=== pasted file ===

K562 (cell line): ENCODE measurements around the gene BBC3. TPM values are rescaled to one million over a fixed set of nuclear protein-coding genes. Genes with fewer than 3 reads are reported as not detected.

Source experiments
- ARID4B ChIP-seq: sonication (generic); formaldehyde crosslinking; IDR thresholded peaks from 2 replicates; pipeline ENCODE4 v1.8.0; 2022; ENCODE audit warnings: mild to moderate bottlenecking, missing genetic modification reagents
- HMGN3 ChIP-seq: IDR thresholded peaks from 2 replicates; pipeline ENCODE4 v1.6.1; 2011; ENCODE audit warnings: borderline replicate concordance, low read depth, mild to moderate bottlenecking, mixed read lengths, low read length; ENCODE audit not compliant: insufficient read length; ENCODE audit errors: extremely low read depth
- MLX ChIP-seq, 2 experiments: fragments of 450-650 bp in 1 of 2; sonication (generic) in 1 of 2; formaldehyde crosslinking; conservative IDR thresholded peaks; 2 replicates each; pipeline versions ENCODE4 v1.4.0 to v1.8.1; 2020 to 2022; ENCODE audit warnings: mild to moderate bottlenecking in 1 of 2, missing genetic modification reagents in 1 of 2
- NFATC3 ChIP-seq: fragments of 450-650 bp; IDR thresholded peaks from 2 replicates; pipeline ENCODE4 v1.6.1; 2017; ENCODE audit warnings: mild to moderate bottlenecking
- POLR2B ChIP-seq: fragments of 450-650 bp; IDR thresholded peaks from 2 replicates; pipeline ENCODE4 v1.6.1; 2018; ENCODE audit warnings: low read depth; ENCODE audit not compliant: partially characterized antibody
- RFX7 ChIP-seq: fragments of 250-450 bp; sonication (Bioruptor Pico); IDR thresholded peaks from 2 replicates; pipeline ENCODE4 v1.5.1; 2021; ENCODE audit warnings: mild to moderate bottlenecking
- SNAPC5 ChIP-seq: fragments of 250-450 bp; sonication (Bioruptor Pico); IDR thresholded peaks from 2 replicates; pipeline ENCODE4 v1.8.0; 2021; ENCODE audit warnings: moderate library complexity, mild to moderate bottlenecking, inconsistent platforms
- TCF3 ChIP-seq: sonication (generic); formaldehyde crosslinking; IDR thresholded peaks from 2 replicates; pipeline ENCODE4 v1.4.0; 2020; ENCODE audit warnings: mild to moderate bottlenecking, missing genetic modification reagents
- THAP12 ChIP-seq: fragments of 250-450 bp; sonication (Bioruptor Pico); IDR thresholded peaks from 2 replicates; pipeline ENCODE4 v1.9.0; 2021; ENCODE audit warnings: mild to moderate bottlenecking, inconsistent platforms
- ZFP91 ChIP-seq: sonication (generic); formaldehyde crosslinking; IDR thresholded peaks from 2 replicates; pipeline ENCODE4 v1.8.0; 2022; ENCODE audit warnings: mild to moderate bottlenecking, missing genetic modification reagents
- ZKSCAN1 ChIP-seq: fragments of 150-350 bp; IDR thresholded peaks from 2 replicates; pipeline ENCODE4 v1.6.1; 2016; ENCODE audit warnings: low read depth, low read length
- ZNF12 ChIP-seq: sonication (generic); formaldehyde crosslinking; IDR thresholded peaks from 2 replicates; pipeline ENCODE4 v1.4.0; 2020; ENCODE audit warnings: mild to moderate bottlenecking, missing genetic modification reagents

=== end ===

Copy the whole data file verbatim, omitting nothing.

K562 (cell line): ENCODE measurements around the gene BBC3. TPM values are rescaled to one million over a fixed set of nuclear protein-coding genes. Genes with fewer than 3 reads are reported as not detected.

Source experiments
- ARID4B ChIP-seq: sonication (generic); formaldehyde crosslinking; IDR thresholded peaks from 2 replicates; pipeline ENCODE4 v1.8.0; 2022; ENCODE audit warnings: mild to moderate bottlenecking, missing genetic modification reagents
- HMGN3 ChIP-seq: IDR thresholded peaks from 2 replicates; pipeline ENCODE4 v1.6.1; 2011; ENCODE audit warnings: borderline replicate concordance, low read depth, mild to moderate bottlenecking, mixed read lengths, low read length; ENCODE audit not compliant: insufficient read length; ENCODE audit errors: extremely low read depth
- MLX ChIP-seq, 2 experiments: fragments of 450-650 bp in 1 of 2; sonication (generic) in 1 of 2; formaldehyde crosslinking; conservative IDR thresholded peaks; 2 replicates each; pipeline versions ENCODE4 v1.4.0 to v1.8.1; 2020 to 2022; ENCODE audit warnings: mild to moderate bottlenecking in 1 of 2, missing genetic modification reagents in 1 of 2
- NFATC3 ChIP-seq: fragments of 450-650 bp; IDR thresholded peaks from 2 replicates; pipeline ENCODE4 v1.6.1; 2017; ENCODE audit warnings: mild to moderate bottlenecking
- POLR2B ChIP-seq: fragments of 450-650 bp; IDR thresholded peaks from 2 replicates; pipeline ENCODE4 v1.6.1; 2018; ENCODE audit warnings: low read depth; ENCODE audit not compliant: partially characterized antibody
- RFX7 ChIP-seq: fragments of 250-450 bp; sonication (Bioruptor Pico); IDR thresholded peaks from 2 replicates; pipeline ENCODE4 v1.5.1; 2021; ENCODE audit warnings: mild to moderate bottlenecking
- SNAPC5 ChIP-seq: fragments of 250-450 bp; sonication (Bioruptor Pico); IDR thresholded peaks from 2 replicates; pipeline ENCODE4 v1.8.0; 2021; ENCODE audit warnings: moderate library complexity, mild to moderate bottlenecking, inconsistent platforms
- TCF3 ChIP-seq: sonication (generic); formaldehyde crosslinking; IDR thresholded peaks from 2 replicates; pipeline ENCODE4 v1.4.0; 2020; ENCODE audit warnings: mild to moderate bottlenecking, missing genetic modification reagents
- THAP12 ChIP-seq: fragments of 250-450 bp; sonication (Bioruptor Pico); IDR thresholded peaks from 2 replicates; pipeline ENCODE4 v1.9.0; 2021; ENCODE audit warnings: mild to moderate bottlenecking, inconsistent platforms
- ZFP91 ChIP-seq: sonication (generic); formaldehyde crosslinking; IDR thresholded peaks from 2 replicates; pipeline ENCODE4 v1.8.0; 2022; ENCODE audit warnings: mild to moderate bottlenecking, missing genetic modification reagents
- ZKSCAN1 ChIP-seq: fragments of 150-350 bp; IDR thresholded peaks from 2 replicates; pipeline ENCODE4 v1.6.1; 2016; ENCODE audit warnings: low read depth, low read length
- ZNF12 ChIP-seq: sonication (generic); formaldehyde crosslinking; IDR thresholded peaks from 2 replicates; pipeline ENCODE4 v1.4.0; 2020; ENCODE audit warnings: mild to moderate bottlenecking, missing genetic modification reagents